Block on Trump's Asylum Ban Upheld by Supreme Court
The Supreme Court has scheduled a November 10 conference to consider five of the six Obamacare appeals. By November 14, the country will know which cases, if any, have been accepted for oral arguments.
The facts suggest that the justices will accept an appeal from the 11th Circuit. That case, found in favor of Florida and 25 other states, created a circuit split and has been appealed by the federal government.
It would also be argued by former solicitor general, Paul Clement.
Clement has had a remarkable career since leaving his post as solicitor general. In fact, it often appears as though he has his hands in everything.
In just the last year, he successfully represented California's prison population; negotiated on behalf of the National Basketball Association and National Football League; was hired by Congress to defend the Defense of Marriage Act; and took on the defense of Arizona's controversial immigration law.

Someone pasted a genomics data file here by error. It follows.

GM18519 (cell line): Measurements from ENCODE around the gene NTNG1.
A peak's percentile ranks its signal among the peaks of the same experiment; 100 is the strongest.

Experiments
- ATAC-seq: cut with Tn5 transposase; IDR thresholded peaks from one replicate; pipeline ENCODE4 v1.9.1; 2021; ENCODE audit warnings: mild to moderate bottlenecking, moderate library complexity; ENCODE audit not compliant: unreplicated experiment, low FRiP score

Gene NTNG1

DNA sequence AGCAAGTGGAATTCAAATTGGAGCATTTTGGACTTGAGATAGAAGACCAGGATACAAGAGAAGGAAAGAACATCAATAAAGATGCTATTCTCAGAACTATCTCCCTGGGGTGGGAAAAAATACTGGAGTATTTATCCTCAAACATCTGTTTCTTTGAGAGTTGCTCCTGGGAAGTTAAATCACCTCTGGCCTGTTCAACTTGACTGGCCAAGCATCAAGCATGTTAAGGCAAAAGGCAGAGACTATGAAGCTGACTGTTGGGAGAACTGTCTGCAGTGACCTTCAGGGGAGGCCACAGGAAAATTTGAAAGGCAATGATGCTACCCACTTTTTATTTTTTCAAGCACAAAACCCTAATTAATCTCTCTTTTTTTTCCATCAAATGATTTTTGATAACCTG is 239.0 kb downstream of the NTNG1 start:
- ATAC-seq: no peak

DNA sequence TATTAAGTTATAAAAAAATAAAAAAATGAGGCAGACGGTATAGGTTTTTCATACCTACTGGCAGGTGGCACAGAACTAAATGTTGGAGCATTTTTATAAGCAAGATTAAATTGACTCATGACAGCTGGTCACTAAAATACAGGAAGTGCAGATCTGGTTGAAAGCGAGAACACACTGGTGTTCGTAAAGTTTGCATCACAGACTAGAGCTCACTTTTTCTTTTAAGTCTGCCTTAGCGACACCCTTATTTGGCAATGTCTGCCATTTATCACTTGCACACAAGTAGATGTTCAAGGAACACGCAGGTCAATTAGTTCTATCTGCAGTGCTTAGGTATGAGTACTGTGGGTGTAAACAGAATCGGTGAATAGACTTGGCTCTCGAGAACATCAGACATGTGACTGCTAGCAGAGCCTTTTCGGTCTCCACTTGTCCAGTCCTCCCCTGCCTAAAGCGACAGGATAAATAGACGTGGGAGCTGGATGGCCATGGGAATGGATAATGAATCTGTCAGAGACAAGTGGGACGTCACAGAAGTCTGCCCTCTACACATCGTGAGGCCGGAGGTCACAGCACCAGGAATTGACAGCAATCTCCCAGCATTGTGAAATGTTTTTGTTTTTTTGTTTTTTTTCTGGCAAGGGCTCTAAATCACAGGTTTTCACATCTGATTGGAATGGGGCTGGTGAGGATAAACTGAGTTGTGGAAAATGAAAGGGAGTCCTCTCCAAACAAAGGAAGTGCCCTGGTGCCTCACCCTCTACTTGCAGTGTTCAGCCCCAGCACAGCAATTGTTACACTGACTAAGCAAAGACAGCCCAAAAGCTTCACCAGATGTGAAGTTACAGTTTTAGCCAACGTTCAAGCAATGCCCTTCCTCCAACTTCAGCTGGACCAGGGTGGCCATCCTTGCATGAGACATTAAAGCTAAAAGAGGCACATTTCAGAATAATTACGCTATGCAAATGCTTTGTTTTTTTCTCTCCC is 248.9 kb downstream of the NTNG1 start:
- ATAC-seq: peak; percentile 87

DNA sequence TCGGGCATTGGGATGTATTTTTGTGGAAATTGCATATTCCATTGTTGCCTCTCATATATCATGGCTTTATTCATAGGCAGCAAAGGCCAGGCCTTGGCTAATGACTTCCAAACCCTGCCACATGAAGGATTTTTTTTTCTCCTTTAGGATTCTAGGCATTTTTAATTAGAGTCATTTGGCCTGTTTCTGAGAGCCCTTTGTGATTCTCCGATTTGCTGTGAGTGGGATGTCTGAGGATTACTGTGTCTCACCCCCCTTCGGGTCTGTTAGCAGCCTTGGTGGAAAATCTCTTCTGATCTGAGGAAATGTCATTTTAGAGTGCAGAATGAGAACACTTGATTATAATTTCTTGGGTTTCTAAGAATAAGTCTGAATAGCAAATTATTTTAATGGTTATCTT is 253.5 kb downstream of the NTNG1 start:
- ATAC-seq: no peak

Some believe that Clement's high profile and familiarity with the Court makes his Obamacare appeal a shoe-in, reports the New York Times. The former Scalia clerk has argued 54 cases in front of the Court, and will undoubtedly present a professional and intelligent argument.
Paul Clement doesn't necessarily think a recognizable name will have much bearing on the Court's decision. Instead, Clement told the Times that the 11th Circuit case involves an unconstitutional federal statute, a circuit split, and a petition by the federal government. He can't recall "a case that had those three things going for it that wasn't granted."
Even if the Supreme Court decides against Paul Clement, it's bound to hear at least one Obamacare appeal. Interested parties should expect oral arguments sometime next spring.